I think there's some sort of paradox here
the horizon isn't special but something very strange happens at the horizon
explain that, science
5:28 PM
who gave me a -1
Q: Thought Experiment - Poking a stick across a Black Hole's Event Horizon

Mr. BoyThe classical explanation of a black hole says that if you get to close, you reach a point - the event horizon radius - from which you cannot escape even travelling at the speed of light. Then they normally talk about spaghetti. But here's a thought experiment. What if I have a BH with event hor...

@RyanUnger not me. I think it's an excellent question and I upvoted it.
@Loong Oh I've actually seen that question
I have upvoted it already lmao
if the answer is correct there, I think we should shoot everyone who has said "nothing special happens at the horizon"
or am I misinterpreting what he wrote
Nothing special happens for a freely falling observer. For a shell observer hovering at some distance x from the horizon the proper acceleration goes to infinity as $x \to 0$.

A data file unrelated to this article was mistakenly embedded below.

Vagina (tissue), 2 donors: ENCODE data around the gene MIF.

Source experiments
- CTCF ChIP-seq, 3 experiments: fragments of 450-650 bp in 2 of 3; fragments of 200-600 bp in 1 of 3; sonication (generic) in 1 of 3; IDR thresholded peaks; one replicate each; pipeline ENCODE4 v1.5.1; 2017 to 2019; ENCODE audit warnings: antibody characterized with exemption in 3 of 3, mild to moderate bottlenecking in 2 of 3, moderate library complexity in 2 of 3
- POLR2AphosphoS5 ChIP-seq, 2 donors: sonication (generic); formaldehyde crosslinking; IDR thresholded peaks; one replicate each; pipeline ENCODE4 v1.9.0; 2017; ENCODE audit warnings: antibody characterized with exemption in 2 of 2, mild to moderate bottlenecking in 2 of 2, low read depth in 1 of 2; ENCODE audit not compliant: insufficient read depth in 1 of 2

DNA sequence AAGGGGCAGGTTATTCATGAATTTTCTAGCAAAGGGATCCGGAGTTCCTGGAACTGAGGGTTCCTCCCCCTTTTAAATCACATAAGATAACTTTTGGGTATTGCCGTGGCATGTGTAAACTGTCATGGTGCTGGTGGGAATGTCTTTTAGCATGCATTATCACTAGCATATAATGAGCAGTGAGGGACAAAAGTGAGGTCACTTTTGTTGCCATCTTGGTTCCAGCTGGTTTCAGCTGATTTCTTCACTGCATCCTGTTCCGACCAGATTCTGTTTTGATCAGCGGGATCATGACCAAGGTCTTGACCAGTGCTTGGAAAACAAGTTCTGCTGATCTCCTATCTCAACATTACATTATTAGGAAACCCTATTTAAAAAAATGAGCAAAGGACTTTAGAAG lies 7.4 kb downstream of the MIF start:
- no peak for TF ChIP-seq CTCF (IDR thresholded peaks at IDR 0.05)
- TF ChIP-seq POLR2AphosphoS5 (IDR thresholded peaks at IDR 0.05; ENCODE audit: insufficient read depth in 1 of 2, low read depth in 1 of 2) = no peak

5:32 PM
So special things happen at the horizon, but only in some coordinate systems.
yeah, uh
what, too soon?
i'm not going to look at lego grad student
yeah, pretty much
@JohnRennie so what does this situation look like to someone passing by on a geodesic
Is the guy just not moving
5:55 PM
@Loong you posted the same link as me
Great minds link alike :-)
link think
How about
Solving the Polyakov string action in a Schwarzschild background
Although I don't think a string can break.
Is there a simple model of two bound particles in GR
Point particles with SHO term?
6:14 PM
A hailstorm...
When am I gonna enjoy nice summer weather
7:20 PM
Is there a Jordan Brouwer theorem for manifolds and closed hypersurfaces?
Like not necessarily spheres
strange, I still get "John Duffield" on my @ autocomplete?
Star this^ if you also get the same
7:35 PM
@Slereah yes.
What theorem mayst that best
@skullpetrol no
Yay! Done with another paper!